× You are not currently logged in. To receive all the benefits our site has to offer, we encourage you to log in now.

Knowledge Repository

Reducing the exposure risk in hospital wards by applying stratum ventilation system

Author(s): Lu, Y., Oladokun, M., Lin, Z.

Understanding Green Building Design and Healthcare Outcomes: Evidence-Based Design Analysis of an Oncology Unit

Author(s): Campion, N., Thiel, C. L., Focareta, J., Bilec, M. M.
The United States healthcare industry is a major part of the economy as well as a significant contributor to carbon dioxide emissions and other environmental issues. Green building design (GBD) attempts to offset environmental impacts of buildings, and recently designers have been combining GBD with evidence-based design (EBD) in order to create facilities that positively impact both the external and internal environment.
Key Point Summary

Airflow patterns through single hinged and sliding doors in hospital isolation rooms – Effect of ventilation, flow differential and passage

Author(s): Kalliomäki, p., Saarinen, P., Tang, J. W., Koskela, h.
Patients with highly contagious diseases are often housed in negative pressure isolation rooms. These rooms attempt to reduce cross-infections within the hospital. However, airflows produced by healthcare worker movements and door opening motions pose the risk of spreading pathogen-laden air from negative pressure isolation rooms into other spaces. A significant number of previous studies have examined the impact of single-hinged door-generated airflows, but few have compared hinged doors with sliding doors.
Key Point Summary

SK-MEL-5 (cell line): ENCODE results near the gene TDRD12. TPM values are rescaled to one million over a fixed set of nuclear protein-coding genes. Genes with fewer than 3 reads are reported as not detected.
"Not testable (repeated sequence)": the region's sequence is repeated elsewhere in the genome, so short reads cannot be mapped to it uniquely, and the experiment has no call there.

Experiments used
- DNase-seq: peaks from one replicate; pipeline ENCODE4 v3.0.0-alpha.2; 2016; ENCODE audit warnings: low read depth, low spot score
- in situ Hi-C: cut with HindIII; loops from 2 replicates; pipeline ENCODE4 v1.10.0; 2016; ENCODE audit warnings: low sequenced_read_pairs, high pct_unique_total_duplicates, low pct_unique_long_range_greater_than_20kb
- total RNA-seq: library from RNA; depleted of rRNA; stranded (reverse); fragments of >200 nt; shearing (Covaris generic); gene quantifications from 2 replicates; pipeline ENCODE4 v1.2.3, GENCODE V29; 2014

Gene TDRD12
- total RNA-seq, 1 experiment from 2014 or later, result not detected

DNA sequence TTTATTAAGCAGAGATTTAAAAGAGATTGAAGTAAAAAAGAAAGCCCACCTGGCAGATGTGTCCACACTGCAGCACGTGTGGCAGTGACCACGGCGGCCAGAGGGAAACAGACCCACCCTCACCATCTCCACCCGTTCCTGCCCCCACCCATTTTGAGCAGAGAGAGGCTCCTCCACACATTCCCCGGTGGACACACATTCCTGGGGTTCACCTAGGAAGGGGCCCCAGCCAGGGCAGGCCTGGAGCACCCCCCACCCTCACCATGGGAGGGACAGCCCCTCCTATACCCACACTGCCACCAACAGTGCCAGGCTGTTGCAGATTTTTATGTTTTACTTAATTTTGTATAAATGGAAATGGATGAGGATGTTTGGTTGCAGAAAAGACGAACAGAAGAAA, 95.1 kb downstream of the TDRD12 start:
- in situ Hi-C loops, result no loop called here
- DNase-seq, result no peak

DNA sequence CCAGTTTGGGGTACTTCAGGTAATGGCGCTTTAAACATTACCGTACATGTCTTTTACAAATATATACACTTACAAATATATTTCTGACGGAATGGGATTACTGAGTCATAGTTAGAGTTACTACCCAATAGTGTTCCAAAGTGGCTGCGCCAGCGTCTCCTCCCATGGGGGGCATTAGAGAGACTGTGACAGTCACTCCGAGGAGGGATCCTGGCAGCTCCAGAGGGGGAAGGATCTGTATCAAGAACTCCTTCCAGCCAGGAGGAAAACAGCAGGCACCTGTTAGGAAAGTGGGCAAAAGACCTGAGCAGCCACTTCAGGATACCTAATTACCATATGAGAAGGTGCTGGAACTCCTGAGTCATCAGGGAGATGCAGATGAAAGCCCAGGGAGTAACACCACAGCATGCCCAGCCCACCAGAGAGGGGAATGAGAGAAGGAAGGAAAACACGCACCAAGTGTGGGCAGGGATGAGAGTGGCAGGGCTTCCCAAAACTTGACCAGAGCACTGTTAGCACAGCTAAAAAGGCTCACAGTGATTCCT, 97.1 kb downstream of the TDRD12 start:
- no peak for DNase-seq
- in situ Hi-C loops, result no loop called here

Factors influencing evaluation of patient areas, work spaces, and staff areas by healthcare professionals

Author(s): Sadatsafavi, H., Walewski, J., Shepley, M. M.
One important element of high-quality healthcare delivery is a motivated and satisfied staff. Healthcare executives should regularly examine the factors that influence clinicians’ perceptions of satisfaction and quality so that necessary changes can be addressed.
Key Point Summary

Life Safety Code Comparison

Author(s): Crowley, M. A., Harper, J. E.

Medical Gas Cylinder and Bulk Tank Storage

Author(s): McLaughlin, S., Dagenais, D.
There are particular requirements for storing medical gas cylinders as well as requirements for bulk tank storage in healthcare settings; these regulatory requirements exist specifically for cylinders that are not in use. In use refers to cylinders being used by a patient, or attached to equipment and ready for immediate use, or located in patient rooms about to be used. Requirements vary depending on the total amount of cubic feet of gas needing to be stored, with the most stringent regulations for more than 3,000 cubic feet of gas, less stringent requirements for 300-3,000 cubic feet of gas, and the least stringent requirements for less than 300 cubic feet of gas. These requirements are in place to reduce the risk of accident and injury.
Key Point Summary

From “Baby Barn” to the “Single Family Room Designed NICU”: A Report of Staff Perceptions One Year Post Occupancy

Author(s): Cone, S. K., Short, S., Gutcher, G.
Single Family Rooms (SFRs) are becoming an increasingly popular design model in the care of critically ill preterm infants. The advantages of this physical environment to the infant, family and care providers is well documented.  
Key Point Summary

Thermal comfort of an air-conditioned office through different windows-door opening arrangements

Author(s): Daghigh, R., Adam, N.M., Sopian, K., Sahari, B.B.

Symposium looks into healthy designs

Author(s): Bennett, S.

Why did outbreaks of severe acute respiratory syndrome occur in some hospital wards but not in others?

Author(s): Yu, I.T., Xie, Z.H., Tsoi, K.K., Chiu, Y.L., Lok, S.W., Tang, X.P., Hui, D.S., Lee, N., Li, Y.M., Huang, Z.T., Liu, T., Wong, T.W., Zhong, N.S., Sung, J.J.